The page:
That’s the sound of your food budget reaching the boiling point when you eat healthy.
Or is it?
Many people associate choosing healthier food op-tions with shelling out more money. In some cases, it’s true—organic fruits and vegetables are usually more expensive. But like everything else that we consume, it pays to be smart about how you purchase your grocer- ies. This is the year to make some simple changes that will not only help you save some hard-earned dollars, but also shave some calories, too!
Adopt one or several of the following 15 Smart Food Strategies to help you and your family eat healthy with- out breaking the bank.
1. Do a review of your food inventory
Before compiling your grocery list and making the trip to the store, look inside your pantry, refrigerator and freezer to find out what foods and ingredients you have on hand that can be eaten as a meal or part of a meal. You’ll likely find many items that you tucked away. Breadcrumbs and canned tomatoes? Pick up some eggplant and make a delicious egg- plant Parmesan. Brown rice and salsa? Pick up some peppers and onions and whip up a Mexican-inspired rice dish.
2. Eat out less often.
This is a no-brainer since eating out can get expensive very quickly. By cooking at home more, you save money and have control of what goes into your meals. In addition, it’s wonderful to start teaching your children how to cook at an early age. The kitchen is a great place to create family memories while saving dollars.
3. Spend more time planning.
Advance planning can save a lot of time and help your food budget dollars stretch longer. Spend some time each week planning your meals/ snacks and grocery shopping to make sure you have the ingredients you need. Set aside 30 minutes on a Sunday to plan your week’s menus—you’ll be amazed at what this small investment will return on not only time saved, but money spent and better-executed meals.
4. Rethink your drink.
Replace soda, juice, bottled tea and other high-calorie, high-cost cof- fee drinks with water. Also, be good to the environment and your budget by choosing tap water instead of bottled water. Consider buying a water filter like a Brita.
5. Save green by eating greener.
Include more eco-friendly plant-based meals in your diet. It’s no se- cret that meat is one of the most expensive parts of a food budget so by simply switching to other vegetarian sources of protein like beans (black, garbanzo, kidney, etc.), lentils or quinoa you can save significant money. Consider making a bean soup, black bean chili or black beans with qui- noa, which will boost the protein in your diet.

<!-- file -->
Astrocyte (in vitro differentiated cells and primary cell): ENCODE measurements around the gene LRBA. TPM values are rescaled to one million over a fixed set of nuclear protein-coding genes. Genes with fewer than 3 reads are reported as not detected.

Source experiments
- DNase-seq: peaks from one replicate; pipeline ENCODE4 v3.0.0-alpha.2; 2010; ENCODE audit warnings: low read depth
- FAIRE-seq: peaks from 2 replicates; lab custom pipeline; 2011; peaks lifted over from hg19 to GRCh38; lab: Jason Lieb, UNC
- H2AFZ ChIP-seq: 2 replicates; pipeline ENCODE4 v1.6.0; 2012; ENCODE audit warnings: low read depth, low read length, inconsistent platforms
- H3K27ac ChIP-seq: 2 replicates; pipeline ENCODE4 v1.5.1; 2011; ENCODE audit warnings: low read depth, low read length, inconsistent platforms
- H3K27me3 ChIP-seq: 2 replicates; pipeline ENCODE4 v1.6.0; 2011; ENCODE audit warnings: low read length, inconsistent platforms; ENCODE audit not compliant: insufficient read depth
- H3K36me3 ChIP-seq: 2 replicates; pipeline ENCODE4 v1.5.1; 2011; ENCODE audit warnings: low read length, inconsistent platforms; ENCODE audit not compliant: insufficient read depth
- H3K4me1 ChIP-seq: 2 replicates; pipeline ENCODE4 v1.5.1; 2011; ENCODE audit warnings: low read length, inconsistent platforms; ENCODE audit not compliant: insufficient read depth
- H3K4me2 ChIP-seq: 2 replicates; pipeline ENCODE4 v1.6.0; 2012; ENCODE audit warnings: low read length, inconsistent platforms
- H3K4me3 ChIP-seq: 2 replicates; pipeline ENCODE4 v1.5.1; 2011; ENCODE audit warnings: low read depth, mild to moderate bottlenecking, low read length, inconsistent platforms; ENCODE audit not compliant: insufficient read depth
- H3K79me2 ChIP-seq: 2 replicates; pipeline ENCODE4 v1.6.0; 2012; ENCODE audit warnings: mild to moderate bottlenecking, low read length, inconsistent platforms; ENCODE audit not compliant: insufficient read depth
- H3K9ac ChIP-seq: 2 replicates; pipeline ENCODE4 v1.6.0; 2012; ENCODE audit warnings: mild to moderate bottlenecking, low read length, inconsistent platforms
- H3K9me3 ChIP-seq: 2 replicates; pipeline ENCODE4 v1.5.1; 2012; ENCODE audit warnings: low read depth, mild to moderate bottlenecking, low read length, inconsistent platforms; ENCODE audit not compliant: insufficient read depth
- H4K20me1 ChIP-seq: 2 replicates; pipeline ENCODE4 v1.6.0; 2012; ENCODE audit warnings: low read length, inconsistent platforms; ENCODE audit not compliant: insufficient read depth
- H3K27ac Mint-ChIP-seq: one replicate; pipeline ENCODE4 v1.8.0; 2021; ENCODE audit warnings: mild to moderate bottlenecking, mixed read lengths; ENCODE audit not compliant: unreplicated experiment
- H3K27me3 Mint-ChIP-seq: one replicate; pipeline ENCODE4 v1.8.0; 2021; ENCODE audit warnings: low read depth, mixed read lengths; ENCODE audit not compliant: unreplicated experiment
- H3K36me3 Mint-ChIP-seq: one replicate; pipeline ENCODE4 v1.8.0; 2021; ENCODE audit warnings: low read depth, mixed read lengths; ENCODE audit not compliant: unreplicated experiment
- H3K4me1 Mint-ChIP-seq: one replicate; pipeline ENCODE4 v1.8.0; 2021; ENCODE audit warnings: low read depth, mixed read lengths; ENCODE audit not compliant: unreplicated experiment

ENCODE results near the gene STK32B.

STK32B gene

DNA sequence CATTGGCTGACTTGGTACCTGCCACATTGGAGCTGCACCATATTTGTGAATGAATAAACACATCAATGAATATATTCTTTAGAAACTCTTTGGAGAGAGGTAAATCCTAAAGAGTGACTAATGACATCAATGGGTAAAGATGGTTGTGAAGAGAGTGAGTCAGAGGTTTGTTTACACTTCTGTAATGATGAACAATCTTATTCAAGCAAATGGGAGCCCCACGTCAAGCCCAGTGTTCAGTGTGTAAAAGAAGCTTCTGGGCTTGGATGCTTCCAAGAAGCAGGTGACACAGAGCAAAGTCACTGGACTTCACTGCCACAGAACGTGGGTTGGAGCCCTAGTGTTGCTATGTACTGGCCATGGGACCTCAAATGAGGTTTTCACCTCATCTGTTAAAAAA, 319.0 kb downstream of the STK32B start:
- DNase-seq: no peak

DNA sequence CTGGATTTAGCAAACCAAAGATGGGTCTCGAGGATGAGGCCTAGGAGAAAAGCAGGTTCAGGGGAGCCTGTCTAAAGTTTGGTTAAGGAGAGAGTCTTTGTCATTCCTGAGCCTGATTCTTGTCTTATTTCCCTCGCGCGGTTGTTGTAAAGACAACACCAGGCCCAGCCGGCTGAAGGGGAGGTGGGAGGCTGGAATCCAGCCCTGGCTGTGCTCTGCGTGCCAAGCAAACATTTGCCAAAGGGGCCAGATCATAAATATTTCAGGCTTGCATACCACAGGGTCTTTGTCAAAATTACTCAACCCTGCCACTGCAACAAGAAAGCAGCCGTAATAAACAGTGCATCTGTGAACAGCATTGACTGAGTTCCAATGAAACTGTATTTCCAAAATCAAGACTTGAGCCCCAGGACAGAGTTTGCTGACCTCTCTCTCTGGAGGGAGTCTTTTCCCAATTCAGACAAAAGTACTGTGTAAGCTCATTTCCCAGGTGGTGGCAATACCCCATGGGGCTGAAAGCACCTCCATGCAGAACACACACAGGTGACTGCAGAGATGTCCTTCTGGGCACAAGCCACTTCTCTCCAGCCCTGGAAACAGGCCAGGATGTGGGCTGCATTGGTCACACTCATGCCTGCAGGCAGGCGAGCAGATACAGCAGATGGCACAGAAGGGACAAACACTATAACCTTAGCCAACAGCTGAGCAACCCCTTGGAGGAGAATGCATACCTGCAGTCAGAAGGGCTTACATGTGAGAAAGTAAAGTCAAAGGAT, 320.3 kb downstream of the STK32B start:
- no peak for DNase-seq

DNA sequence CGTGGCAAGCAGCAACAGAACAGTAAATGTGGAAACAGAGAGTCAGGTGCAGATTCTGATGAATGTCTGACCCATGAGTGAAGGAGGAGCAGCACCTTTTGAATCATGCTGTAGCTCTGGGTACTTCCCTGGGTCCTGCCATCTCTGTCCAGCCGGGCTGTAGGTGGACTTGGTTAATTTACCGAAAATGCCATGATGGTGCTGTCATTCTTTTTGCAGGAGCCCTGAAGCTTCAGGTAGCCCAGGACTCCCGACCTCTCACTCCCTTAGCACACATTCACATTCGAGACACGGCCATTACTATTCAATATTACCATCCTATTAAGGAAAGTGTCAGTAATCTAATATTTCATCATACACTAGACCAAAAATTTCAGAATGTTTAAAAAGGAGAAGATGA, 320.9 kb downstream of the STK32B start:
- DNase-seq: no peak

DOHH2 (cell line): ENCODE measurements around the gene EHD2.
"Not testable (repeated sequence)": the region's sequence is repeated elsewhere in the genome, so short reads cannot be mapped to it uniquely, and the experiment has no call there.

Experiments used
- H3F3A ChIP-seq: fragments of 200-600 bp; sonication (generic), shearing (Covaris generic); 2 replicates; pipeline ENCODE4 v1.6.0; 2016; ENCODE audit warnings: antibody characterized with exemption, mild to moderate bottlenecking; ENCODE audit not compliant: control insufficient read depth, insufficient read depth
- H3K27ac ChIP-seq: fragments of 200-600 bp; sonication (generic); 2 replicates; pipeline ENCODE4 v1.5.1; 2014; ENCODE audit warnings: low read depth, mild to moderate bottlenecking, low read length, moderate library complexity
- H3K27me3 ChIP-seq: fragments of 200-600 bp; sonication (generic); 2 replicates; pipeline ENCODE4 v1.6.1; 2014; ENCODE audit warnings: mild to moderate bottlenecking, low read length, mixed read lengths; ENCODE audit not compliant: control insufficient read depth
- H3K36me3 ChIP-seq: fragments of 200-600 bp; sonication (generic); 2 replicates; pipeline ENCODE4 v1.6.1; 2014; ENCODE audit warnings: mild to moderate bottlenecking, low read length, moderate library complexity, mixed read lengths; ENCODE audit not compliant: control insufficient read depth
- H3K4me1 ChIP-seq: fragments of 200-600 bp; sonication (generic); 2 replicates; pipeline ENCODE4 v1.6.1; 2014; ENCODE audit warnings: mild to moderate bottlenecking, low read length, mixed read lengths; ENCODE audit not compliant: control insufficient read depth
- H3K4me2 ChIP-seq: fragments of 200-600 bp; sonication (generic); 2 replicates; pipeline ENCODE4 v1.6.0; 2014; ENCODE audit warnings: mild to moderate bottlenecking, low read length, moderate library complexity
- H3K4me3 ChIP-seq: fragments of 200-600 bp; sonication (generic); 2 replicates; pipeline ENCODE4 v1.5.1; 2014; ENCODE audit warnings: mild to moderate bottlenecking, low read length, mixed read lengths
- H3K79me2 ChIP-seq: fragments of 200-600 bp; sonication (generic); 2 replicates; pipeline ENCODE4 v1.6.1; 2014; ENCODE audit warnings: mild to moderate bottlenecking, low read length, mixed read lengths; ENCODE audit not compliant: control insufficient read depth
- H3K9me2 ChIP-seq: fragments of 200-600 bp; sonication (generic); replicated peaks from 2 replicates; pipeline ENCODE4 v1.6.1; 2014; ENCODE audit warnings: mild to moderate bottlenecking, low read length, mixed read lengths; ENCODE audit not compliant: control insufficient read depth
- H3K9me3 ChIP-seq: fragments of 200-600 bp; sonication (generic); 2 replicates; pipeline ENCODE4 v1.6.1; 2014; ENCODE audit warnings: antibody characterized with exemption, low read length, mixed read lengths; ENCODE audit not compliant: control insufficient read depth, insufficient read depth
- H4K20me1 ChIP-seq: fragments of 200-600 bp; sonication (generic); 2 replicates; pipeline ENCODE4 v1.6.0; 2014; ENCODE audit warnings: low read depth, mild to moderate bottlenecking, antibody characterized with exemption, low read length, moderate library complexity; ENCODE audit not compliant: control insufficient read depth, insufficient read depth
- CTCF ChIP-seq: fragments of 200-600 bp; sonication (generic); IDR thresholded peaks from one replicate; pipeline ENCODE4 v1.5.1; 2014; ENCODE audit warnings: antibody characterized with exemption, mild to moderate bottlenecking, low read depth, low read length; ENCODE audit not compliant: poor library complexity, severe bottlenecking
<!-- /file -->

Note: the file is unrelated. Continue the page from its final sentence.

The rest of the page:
6. Buy in bulk at warehouse stores.
For example, if you shop at Costco, consider buying some of my fa- vorite healthy items such as organic baby spinach, organic corn, organic broccoli, Kirkland Natural Peanut Butter, 1 percent organic milk, Quaker Oats and the new Kirkland Multigrain Rounds. Just make sure you don’t overeat since you’re purchasing higher quantities.
7. Make trade-offs.
When eating out at a restaurant, stick with your calorie budget by choosing either alcohol or dessert, or neither! Share an appetizer and an entree between two people. Most restaurants serve big portions, so cut back on the amount you order and drink water unless you choose to include a glass of wine in your calorie budget.wellneSS wiSdom
8. Cook more than one meal at a time.
Make a double batch of chili or soup and freeze for future meals. This can save you big time money and make mealtime quick and easy. Cooking ahead gives you options later on in the week and can be great if you are tempted to order takeout or eat at a restaurant. Knowing that you have healthy and delicious homemade meals ready to go means you are less likely to spend unnecessary money.
9. Buy fewer packaged foods.
One of the easiest ways to eat healthier on a budget is to eat fewer highly processed convenience foods. Buying fewer packaged and ready-to-eat prod- ucts is a great first step to eating a more wholesome diet that can also save you at the cash register.
10. Shop at farmers’ markets whenever possible.
This is a great way to support your local farmers and save you money. It is also a great place to take your kids shopping with you—they get to see fresh, delicious and nutritious food in an interactive environment. Visit localharvest.org to find a market near you!
11. Buy more store brands.
For less money you can often get a product that is very similar in quality.
12. Don’t shop when you are hungry.
You know what happens when you do—your grocery cart fills up with spur-of-the-moment items and often not the smart healthy choices.
13. Grow your own food.
Whether it’s a small organic herb garden with basil, chives and rosemary or growing vegetables like tomatoes, kale and carrots, growing your own food can help you cut down on food costs. Start slowly and enjoy eating your own homegrown ingredients—and what a great family project!
14. Make less food and eat less food.
Since most Americans eat too much food in the first place, now is a great time to truly stop eating when you are satisfied versus being full, stuffed or sick. Focus on high quality food, not quantity. (However, it is okay to make extra meals per no. 8, above.)
15. Keep frozen vegetables on hand at all times.
Eat your fresh vegetables as soon as you get them but frozen vegetables are great to ensure you can always eat veggies with your meals. And don’t be worried about using frozen produce—they are often picked at the peak of their season and immediately frozen, so the nutrients are locked in. v
Reprinted courtesy of 435 South magazine.